It’s Not Easy Being A Fat Girl In A Thin Girl’s World, But I Wouldn’t Change A Thing

My body has taken several different forms throughout my life. I’ve been the lanky kid, the chubby girl, the awkwardly lumpy tween, the malnourished and starving teenager who failed to see her own beauty, the curvy collegiate, the heavy 20something, the briefly toned bride, and now the fat woman in her 30s. And even with the growing movement of body acceptance, living in my fat body has been the hardest of all. Here’s why us big girls still have it so rough:

People still think “fat” is an insult. 

Fat is not an insult. We need to stop giving this word the power to decimate our self-esteem. It’s nothing more than a descriptive term, like “tall.” It doesn’t define your soul, or your self-worth. Own the word, take its negative power away and make it your own.

Even your friends and family don’t seem to get it. 

Sometimes people are losers and criticize people they don’t even know on just their looks. When this has happened to me, my wonderful, sweet friends come to my defense and say, “No, you’re not fat! You look sooo skinny.” And while I love them to pieces, that’s not what I’m looking for. I’m not bothered by the size of my body. I’m bothered by the jerk who tries to make me feel like that’s all I am. I am way more than just my dress size.

People police your food choices. 

They pay attention to what you order, how much of it you eat, and whether or not you also order dessert. Luckily, I’ve never heard the, “Are you sure you wanna eat that?” garbage, but I have heard, “Wow, good for you!” It’s this passive-aggressive non-praise that says, “You really shouldn’t eat that, but you’re doing it anyway! Wow, you’re courageous!” GTFO.

You feel invisible. 

People look right through you, which is funny when you think about it because as a fat girl, I’m obviously a larger target for the eyes to land on. But if you reach a certain level of thickness, some folks don’t think your presence is even worth acknowledging. These folks are idiots.

And sometimes you want to stay hidden. 

Because society has spent eons shaming women when their beautifully unique bodies don’t look like everyone else’s, body anxiety can make you want to hide inside a large hoodie and hope nobody notices you. It’s the worst feeling in the world.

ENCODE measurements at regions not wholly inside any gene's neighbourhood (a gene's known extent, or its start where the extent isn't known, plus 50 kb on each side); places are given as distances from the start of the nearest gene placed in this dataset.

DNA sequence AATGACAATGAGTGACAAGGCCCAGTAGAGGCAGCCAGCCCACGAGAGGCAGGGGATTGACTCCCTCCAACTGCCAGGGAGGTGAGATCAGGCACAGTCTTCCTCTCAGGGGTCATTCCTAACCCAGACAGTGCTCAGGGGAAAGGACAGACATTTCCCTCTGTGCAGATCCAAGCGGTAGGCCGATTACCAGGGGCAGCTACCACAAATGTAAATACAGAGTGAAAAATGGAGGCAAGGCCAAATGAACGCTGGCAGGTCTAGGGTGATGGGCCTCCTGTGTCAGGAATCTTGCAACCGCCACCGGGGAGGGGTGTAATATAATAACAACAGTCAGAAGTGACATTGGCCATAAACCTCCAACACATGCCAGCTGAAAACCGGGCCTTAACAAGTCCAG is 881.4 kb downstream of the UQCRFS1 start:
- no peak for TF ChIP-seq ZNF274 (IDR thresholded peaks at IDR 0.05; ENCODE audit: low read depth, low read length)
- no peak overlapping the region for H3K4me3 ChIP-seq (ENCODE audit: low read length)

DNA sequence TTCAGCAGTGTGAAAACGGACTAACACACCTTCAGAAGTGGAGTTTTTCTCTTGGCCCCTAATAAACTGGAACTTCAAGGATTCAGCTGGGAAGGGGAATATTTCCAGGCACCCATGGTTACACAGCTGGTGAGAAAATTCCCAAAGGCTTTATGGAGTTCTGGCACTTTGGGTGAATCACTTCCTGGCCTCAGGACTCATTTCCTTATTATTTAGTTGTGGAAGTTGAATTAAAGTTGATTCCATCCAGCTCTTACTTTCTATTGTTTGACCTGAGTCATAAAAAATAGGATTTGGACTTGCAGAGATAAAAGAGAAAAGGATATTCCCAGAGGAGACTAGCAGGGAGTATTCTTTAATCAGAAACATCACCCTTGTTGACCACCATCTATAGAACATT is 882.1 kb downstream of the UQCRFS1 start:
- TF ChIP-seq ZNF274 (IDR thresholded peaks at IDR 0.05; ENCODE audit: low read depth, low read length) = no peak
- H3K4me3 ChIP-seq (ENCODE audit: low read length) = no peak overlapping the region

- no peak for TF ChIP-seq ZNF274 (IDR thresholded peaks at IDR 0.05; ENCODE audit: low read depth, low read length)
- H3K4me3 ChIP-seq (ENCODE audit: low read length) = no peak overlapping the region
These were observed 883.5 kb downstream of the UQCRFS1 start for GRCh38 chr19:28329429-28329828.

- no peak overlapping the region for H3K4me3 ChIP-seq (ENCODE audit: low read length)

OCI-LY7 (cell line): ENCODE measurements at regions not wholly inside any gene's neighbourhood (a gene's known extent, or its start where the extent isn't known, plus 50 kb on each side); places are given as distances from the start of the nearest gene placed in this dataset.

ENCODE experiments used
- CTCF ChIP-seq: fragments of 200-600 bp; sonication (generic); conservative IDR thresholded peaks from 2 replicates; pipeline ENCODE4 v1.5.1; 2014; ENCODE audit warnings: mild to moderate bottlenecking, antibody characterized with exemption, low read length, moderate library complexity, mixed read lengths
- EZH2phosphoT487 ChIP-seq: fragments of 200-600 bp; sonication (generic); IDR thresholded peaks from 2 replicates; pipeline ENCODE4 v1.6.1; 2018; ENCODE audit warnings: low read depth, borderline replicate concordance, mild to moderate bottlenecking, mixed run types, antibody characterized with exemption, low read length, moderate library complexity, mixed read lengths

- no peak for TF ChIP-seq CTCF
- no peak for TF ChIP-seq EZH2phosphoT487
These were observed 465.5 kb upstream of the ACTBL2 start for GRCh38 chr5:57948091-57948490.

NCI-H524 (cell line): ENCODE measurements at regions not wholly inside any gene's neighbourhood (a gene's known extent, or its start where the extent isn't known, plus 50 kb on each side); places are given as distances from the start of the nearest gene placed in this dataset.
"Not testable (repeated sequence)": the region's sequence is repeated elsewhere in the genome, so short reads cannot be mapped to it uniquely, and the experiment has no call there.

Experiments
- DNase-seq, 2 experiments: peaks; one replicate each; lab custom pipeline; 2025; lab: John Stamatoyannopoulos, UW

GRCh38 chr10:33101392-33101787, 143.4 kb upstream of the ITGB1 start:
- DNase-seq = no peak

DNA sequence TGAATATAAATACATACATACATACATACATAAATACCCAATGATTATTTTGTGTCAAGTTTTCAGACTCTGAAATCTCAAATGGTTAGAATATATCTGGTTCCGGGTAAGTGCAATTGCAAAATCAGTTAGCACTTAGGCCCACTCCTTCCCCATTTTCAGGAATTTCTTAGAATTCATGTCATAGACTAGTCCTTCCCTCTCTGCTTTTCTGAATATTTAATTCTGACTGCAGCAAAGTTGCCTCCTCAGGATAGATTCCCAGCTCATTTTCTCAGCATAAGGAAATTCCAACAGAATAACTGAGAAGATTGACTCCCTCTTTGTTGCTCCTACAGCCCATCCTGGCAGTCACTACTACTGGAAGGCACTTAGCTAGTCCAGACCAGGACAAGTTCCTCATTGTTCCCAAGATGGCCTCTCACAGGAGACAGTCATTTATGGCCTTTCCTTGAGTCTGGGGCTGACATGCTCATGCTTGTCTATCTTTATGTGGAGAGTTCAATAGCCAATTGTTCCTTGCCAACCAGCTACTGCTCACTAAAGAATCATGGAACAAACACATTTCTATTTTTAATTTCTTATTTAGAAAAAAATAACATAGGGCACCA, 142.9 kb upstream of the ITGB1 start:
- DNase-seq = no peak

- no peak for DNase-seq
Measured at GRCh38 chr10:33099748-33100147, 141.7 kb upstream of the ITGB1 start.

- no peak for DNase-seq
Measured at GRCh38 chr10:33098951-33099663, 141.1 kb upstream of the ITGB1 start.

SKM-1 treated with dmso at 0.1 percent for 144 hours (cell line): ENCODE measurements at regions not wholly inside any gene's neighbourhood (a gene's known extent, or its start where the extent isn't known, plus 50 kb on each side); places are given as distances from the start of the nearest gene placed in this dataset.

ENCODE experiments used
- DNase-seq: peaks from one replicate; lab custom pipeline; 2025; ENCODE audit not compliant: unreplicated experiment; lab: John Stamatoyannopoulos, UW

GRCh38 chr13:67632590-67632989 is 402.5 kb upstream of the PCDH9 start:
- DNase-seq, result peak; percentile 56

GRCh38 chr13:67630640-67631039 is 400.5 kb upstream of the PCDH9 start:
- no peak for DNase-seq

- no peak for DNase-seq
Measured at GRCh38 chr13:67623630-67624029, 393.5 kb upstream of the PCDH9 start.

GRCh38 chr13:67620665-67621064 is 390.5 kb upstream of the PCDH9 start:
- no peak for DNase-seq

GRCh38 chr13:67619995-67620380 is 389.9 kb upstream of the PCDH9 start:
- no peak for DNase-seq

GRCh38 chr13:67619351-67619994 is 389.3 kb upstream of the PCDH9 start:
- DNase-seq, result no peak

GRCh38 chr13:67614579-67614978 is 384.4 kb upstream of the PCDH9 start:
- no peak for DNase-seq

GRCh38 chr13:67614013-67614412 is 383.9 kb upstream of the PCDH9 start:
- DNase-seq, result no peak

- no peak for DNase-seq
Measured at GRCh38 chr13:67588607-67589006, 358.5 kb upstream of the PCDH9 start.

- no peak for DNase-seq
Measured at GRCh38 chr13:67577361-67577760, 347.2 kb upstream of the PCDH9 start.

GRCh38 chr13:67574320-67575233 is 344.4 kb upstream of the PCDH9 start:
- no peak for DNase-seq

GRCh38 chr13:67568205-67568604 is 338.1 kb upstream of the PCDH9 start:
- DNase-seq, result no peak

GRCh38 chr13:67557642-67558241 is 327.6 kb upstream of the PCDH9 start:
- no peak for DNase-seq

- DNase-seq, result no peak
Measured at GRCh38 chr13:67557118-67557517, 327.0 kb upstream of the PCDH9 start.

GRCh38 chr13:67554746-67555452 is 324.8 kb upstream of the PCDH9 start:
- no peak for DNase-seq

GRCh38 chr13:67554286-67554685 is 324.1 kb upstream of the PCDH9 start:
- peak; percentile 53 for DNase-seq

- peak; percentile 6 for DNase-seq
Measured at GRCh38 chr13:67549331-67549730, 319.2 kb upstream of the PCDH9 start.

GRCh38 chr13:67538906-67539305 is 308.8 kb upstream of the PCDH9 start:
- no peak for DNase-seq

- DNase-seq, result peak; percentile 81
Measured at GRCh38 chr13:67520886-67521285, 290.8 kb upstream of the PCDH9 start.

Everyone assumes you’re sick. 

When you reach a certain weight, it’s like everyone suddenly has a medical degree and can tell how unhealthy you are just by looking at you. Wrong. There are extremely unhealthy thin people, just like there are extremely healthy fat people. And unless you’re my doctor and have my bloodwork and medical history in front of you, don’t you DARE tell me I’m unhealthy.

Clothing options are limited. 

Very few brands know how to dress big girls. Most give it a shot but fail miserably by making every item fit like a loose sack. This is changing, though, since the average American woman is now a size 16. It’s time brands met the needs of their customers instead of creating some idiotic body ideal that we should all meet.

You are not accepted as you are – only as what you could be if you lost the weight.

Some people don’t see you as you are. They see you as a work-in-progress, and “if only you did (fill in trendy fitness activity here), you would become smokin’ hot!” But what about who I am right now? What if I like this version of myself? Can you accept that? Because I sure can.

Your confidence is shocking to some people. 

How can you have any semblance of confidence if you’re overweight? This is something that will baffle people. They’ll assume you’re only fat because you’re depressed or there’s something else that’s seriously wrong. But you love you, so they can join the club or GTFO.

Summer is miserable. 

Two words: Chub rub. I’ve never had nor wanted a thigh gap, and most of the time I don’t even think about what life would be like if my thighs weren’t inseparable BFFs. Summertime is the exception. They rub, they touch, they sweat simultaneously, and all of it is unbearably awful.

You’re always expected to settle. 

Why are fat people always expected to settle? Maybe it isn’t said to us directly, but we all know the tone — the surprise from friends when you aren’t worried about getting a date, or the unshakable drive when you expect the corner office because you’re a badass at work and coworkers give you a half smile paired with a head tilt and an, “Aww, really?” Just… no.

It’s assumed that you’re extremely lazy. 

Friends and acquaintances are often surprised to hear that I work out and do yoga regularly. Because if I’m fat, I must be a lazy slug that never gets off the couch, right? Nope. This is just my body right now, and as long as I feel strong, I don’t care what shape I am.

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